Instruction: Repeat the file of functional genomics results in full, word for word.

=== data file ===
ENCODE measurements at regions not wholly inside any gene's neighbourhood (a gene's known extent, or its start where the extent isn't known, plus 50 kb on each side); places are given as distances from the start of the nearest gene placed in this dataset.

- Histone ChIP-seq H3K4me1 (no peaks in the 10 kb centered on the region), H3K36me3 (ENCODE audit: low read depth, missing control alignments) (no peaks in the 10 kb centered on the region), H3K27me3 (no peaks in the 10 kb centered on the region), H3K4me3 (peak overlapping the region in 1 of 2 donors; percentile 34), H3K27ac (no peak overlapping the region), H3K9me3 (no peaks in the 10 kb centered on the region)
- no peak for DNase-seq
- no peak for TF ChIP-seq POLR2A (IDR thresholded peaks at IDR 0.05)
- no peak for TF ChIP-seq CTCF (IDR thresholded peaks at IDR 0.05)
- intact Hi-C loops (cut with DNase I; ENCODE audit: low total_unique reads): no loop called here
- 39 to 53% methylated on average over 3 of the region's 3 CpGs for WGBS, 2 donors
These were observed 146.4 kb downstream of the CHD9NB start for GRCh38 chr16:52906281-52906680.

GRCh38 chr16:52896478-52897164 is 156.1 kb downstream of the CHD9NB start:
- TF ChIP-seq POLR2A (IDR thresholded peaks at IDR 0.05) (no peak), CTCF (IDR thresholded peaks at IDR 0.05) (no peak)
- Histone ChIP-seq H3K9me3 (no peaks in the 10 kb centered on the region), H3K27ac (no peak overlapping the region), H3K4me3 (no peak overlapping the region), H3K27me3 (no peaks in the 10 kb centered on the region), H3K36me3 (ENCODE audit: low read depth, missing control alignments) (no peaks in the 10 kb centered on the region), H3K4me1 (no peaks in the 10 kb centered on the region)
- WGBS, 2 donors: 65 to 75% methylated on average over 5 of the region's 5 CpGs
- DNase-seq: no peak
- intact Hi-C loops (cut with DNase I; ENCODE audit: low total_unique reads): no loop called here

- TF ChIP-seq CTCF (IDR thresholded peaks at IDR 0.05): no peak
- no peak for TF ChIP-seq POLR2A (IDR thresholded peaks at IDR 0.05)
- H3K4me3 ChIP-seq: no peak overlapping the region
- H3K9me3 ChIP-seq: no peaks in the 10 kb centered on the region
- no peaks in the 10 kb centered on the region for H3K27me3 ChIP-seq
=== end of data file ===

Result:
ENCODE measurements at regions not wholly inside any gene's neighbourhood (a gene's known extent, or its start where the extent isn't known, plus 50 kb on each side); places are given as distances from the start of the nearest gene placed in this dataset.

- Histone ChIP-seq H3K4me1 (no peaks in the 10 kb centered on the region), H3K36me3 (ENCODE audit: low read depth, missing control alignments) (no peaks in the 10 kb centered on the region), H3K27me3 (no peaks in the 10 kb centered on the region), H3K4me3 (peak overlapping the region in 1 of 2 donors; percentile 34), H3K27ac (no peak overlapping the region), H3K9me3 (no peaks in the 10 kb centered on the region)
- no peak for DNase-seq
- no peak for TF ChIP-seq POLR2A (IDR thresholded peaks at IDR 0.05)
- no peak for TF ChIP-seq CTCF (IDR thresholded peaks at IDR 0.05)
- intact Hi-C loops (cut with DNase I; ENCODE audit: low total_unique reads): no loop called here
- 39 to 53% methylated on average over 3 of the region's 3 CpGs for WGBS, 2 donors
These were observed 146.4 kb downstream of the CHD9NB start for GRCh38 chr16:52906281-52906680.

GRCh38 chr16:52896478-52897164 is 156.1 kb downstream of the CHD9NB start:
- TF ChIP-seq POLR2A (IDR thresholded peaks at IDR 0.05) (no peak), CTCF (IDR thresholded peaks at IDR 0.05) (no peak)
- Histone ChIP-seq H3K9me3 (no peaks in the 10 kb centered on the region), H3K27ac (no peak overlapping the region), H3K4me3 (no peak overlapping the region), H3K27me3 (no peaks in the 10 kb centered on the region), H3K36me3 (ENCODE audit: low read depth, missing control alignments) (no peaks in the 10 kb centered on the region), H3K4me1 (no peaks in the 10 kb centered on the region)
- WGBS, 2 donors: 65 to 75% methylated on average over 5 of the region's 5 CpGs
- DNase-seq: no peak
- intact Hi-C loops (cut with DNase I; ENCODE audit: low total_unique reads): no loop called here

- TF ChIP-seq CTCF (IDR thresholded peaks at IDR 0.05): no peak
- no peak for TF ChIP-seq POLR2A (IDR thresholded peaks at IDR 0.05)
- H3K4me3 ChIP-seq: no peak overlapping the region
- H3K9me3 ChIP-seq: no peaks in the 10 kb centered on the region
- no peaks in the 10 kb centered on the region for H3K27me3 ChIP-seq